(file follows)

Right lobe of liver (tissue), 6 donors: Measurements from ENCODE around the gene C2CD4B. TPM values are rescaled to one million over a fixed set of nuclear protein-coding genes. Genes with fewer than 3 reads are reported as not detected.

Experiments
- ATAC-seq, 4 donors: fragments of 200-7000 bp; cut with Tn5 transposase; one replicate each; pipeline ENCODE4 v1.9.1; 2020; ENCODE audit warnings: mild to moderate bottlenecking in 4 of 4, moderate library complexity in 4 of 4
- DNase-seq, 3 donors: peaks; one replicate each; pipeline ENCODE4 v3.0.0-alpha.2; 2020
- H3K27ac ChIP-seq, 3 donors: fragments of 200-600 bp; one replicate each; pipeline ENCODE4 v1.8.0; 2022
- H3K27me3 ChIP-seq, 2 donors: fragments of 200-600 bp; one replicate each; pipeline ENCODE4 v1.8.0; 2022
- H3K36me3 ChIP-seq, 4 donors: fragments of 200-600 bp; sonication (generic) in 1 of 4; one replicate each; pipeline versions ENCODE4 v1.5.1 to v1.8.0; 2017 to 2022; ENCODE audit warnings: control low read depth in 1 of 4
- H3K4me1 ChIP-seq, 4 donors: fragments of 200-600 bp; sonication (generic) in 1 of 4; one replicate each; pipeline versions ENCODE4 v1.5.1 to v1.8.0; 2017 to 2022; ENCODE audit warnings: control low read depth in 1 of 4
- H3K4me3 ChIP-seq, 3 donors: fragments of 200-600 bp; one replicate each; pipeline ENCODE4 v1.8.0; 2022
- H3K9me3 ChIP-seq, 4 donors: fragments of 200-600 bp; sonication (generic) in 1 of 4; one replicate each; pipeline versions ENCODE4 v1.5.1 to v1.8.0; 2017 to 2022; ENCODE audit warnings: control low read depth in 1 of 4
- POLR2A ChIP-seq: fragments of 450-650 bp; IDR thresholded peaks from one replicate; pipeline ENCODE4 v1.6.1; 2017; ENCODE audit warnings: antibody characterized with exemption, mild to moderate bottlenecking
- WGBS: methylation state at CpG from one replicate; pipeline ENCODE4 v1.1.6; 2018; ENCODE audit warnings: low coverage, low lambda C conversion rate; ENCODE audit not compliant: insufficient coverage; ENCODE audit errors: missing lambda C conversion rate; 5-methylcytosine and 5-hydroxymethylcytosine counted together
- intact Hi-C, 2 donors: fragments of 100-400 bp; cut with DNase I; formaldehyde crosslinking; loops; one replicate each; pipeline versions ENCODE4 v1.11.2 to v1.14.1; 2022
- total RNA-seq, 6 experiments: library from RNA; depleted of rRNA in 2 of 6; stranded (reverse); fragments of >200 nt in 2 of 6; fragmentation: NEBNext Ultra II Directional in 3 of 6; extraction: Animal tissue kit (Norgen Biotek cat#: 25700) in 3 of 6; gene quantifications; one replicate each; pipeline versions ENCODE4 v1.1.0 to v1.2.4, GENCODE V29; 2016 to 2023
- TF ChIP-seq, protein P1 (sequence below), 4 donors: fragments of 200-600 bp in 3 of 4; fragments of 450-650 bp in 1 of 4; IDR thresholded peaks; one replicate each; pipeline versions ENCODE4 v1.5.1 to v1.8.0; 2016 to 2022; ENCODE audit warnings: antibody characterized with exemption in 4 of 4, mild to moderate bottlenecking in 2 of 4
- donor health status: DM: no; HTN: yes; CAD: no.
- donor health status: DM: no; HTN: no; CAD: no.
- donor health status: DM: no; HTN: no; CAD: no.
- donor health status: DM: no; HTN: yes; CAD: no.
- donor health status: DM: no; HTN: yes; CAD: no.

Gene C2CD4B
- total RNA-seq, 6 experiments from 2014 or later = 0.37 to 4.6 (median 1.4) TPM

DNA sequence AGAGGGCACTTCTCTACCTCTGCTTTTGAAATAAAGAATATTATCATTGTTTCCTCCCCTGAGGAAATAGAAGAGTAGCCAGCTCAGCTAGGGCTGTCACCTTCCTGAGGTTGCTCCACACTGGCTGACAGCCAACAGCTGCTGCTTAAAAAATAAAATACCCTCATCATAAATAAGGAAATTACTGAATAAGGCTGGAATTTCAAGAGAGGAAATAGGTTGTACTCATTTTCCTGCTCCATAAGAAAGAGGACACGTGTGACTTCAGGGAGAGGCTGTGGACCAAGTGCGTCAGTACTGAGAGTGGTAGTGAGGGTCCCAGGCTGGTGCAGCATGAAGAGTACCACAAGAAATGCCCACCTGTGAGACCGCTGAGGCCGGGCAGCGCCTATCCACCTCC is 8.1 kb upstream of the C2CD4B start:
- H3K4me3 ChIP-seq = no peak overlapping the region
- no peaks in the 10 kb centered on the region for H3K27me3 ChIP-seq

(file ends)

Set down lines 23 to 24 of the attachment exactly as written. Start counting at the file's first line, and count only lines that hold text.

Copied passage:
DNA sequence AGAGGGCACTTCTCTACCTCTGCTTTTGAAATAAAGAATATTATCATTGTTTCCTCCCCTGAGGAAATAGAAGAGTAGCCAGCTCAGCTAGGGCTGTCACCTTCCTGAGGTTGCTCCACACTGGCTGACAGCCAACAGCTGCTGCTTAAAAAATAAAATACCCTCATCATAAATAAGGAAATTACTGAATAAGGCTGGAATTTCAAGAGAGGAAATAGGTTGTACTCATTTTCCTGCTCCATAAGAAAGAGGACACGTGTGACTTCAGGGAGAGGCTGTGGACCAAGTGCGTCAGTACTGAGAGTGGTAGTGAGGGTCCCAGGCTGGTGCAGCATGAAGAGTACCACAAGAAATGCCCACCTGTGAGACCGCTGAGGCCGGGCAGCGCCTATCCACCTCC is 8.1 kb upstream of the C2CD4B start:
- H3K4me3 ChIP-seq = no peak overlapping the region